Regina-based company brings oat milk production to Saskatchewan
Mera Food Group will be bringing its dairy substitute to store shelves this summer
Oat milk has become a popular dairy substitute in recent years, but no company has stepped up to make it entirely in Saskatchewan — until now.
Wayne Goranson, the CEO of Regina's Mera Food Group, says it's been a decade-long journey of research and development to take plant-based proteins and turn them into a dairy substitute in Regina.
"We have a research facility here where we developed the core technology," Goranson said. "COVID reduced our ability to travel and be outside of the country where our production was, so we disassembled a complete, 10,000-piece factory in the Dominican Republic and it's in Saskatoon today."
Goranson says Mera full production of oat milk will begin in May and June, with product hitting the store shelves in the summertime. He says the beverage will be sold at Co-op food stores across Canada.
"It will be a big day, it's something I've believed in for a very long time," he said. "I'll be very pleased to see a product that's grown in Saskatchewan, processed in Saskatchewan, packaged in Saskatchewan on the shelves."
Some of the challenges the company has faced in producing oats as milk have been related to the fact that oats are "glutinous."
"We need to digest down some of those carbohydrates using enzymes," Goranson said. "They're temperature sensitive as well — we didn't want to go too hot in our production process to caramelize any sugars."
Mera employs a digestion process that is similar to fermentation for alcohol production.
I'll be very pleased to see a product that's grown in Saskatchewan, processed in Saskatchewan, packaged in Saskatchewan on the shelves.- Wayne Goranson
"Oats [have] a little bran at the bottom which is quite jagged," Goranson said. "That posed some problems: It gives a strange tongue feel and the consumers of a beverage want a smooth taste, so we had to develop some technical processes for separating that bran away from the rest of the oat's fibre."
Goranson says he is partnering on this project with several other companies, including Thomas Benson of Benson Farms in Raymore, Sask.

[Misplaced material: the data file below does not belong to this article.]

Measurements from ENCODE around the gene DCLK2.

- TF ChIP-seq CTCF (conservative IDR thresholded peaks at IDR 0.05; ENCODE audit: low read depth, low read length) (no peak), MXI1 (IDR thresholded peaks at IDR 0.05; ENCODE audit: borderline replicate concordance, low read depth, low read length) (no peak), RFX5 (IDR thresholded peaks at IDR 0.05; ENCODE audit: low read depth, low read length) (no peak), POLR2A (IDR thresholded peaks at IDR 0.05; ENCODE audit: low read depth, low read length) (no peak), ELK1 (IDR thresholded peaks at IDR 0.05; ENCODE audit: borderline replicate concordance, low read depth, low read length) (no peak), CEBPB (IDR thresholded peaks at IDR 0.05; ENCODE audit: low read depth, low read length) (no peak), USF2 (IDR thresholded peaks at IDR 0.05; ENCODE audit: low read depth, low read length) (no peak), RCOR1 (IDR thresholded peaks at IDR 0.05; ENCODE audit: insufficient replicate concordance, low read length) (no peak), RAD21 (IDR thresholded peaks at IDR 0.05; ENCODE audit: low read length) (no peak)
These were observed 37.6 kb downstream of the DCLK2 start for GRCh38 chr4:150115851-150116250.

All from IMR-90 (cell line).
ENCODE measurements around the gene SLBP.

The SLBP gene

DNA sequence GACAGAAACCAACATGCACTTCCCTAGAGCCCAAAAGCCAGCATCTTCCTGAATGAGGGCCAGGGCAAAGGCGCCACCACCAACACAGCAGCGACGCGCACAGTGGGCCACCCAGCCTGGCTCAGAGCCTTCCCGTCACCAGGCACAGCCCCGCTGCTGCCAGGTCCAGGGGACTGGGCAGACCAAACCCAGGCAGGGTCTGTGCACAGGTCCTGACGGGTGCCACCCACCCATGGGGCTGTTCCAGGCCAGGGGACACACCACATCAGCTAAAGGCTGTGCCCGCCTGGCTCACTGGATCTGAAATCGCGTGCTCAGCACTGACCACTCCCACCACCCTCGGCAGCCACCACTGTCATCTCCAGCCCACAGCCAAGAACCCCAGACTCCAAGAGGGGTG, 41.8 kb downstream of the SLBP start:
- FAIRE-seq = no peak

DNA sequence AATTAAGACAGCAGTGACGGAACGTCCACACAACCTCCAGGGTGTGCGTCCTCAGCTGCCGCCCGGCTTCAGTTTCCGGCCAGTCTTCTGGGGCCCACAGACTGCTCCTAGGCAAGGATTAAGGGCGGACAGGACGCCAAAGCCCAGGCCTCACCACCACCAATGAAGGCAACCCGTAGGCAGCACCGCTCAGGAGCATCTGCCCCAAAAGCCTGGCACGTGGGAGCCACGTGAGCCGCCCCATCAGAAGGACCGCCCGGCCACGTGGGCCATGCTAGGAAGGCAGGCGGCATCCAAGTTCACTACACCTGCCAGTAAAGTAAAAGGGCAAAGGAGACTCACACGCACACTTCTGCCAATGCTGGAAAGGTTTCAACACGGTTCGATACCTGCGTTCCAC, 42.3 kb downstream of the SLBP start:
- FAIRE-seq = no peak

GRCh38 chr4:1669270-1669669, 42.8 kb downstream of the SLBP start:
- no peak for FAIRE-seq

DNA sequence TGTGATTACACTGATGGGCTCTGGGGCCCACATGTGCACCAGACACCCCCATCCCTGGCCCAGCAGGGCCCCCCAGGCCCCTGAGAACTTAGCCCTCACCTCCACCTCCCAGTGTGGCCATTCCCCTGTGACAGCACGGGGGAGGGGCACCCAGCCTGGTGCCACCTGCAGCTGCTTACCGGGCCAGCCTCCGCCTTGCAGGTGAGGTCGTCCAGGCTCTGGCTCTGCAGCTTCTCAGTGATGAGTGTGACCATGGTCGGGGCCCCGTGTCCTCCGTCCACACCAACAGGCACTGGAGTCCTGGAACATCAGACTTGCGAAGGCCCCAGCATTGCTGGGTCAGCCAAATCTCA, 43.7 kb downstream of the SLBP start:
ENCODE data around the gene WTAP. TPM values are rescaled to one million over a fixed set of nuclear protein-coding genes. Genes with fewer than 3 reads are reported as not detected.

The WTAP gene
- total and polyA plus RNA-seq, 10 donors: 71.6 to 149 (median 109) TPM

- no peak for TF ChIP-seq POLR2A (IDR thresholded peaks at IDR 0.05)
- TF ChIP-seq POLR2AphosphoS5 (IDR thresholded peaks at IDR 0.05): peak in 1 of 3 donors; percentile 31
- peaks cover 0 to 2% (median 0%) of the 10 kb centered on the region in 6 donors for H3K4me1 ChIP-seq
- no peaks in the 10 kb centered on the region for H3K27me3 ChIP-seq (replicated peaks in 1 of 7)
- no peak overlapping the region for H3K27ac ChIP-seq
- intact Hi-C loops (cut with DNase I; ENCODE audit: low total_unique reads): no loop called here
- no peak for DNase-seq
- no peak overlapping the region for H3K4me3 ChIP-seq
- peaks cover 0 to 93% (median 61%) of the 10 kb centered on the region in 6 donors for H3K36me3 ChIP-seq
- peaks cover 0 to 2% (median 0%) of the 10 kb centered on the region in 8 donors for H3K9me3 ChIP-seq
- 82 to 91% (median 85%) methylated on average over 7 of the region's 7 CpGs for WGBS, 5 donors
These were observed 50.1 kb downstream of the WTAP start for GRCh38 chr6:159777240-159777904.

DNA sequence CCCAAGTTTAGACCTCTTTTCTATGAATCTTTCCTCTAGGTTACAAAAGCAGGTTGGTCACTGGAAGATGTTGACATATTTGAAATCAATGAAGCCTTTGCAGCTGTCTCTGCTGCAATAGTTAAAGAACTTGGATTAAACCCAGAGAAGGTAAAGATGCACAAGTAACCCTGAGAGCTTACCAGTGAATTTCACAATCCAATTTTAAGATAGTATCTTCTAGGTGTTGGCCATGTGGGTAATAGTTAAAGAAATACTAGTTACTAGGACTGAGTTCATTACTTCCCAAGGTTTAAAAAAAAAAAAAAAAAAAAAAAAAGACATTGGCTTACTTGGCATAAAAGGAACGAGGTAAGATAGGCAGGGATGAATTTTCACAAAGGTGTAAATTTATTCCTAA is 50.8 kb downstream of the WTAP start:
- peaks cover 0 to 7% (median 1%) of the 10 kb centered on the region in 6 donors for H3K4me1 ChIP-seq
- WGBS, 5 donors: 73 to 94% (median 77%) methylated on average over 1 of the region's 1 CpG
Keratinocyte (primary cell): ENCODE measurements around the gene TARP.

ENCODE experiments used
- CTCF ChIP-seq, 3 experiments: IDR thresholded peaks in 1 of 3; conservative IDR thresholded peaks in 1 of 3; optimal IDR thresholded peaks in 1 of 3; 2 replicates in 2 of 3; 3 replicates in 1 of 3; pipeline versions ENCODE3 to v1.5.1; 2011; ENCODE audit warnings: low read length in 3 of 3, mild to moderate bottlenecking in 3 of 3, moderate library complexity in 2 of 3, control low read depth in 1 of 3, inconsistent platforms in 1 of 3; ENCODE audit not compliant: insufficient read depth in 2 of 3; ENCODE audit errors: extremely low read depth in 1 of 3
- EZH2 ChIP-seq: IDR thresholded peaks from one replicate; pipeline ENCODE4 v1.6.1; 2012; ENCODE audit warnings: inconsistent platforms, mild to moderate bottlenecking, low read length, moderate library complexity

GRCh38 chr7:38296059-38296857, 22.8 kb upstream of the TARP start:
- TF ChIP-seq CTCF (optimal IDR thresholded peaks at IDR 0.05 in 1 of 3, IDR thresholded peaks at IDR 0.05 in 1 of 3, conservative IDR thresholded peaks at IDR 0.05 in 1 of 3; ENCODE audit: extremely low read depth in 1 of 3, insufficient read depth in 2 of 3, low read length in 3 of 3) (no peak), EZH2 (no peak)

"I've known the owner-operator of that farm for many years and I've watched how he has developed oat genetic varieties as well as hemp," he said. "We're looking forward to collaborating with him."
Mera will also be producing a beverage made out of hemp and oats: "The oils in the hemp are very sympathetic with the particles in oats, and it gives a very, very nice earthy blend," Goranson said.
He says along with hemp drinks the company will also be producing soy beverages and anything that's from the portfolio of grains growing in Saskatchewan: "We can turn it into a food ingredient or a beverage."
Made in Saskatchewan
Goranson says low consumer demand was among the reasons it took Saskatchewan so long to get its own made-in-province oat milk.
"Oats were typically viewed as something that was animal food or processed into a granola in cereals, and so there wasn't really that concept," he said. "It comes back to Saskatchewan having limited processing and packaging abilities."
Consumer preference also ties into the demand for oat milk in the province.
"A lot of people are lactose intolerant and probably didn't even know it, and getting away from dairy is going to give them a new health standard," He said. "We see a lot of that."
He says Mera, an engineering company, has used its experience in industrial sectors, including oil and gas, mining and refining, to process their product.
"We're able to pluck out little technologies out of each one of those and use them in a way that people hadn't thought of before," Goranson said. "There's a bit of a herd mentality in a lot of industries, and people process beverages in a certain way and that's how it's been done for a hundred years.
"We like to look at it in a completely different way."
With files from Saskatchewan Weekend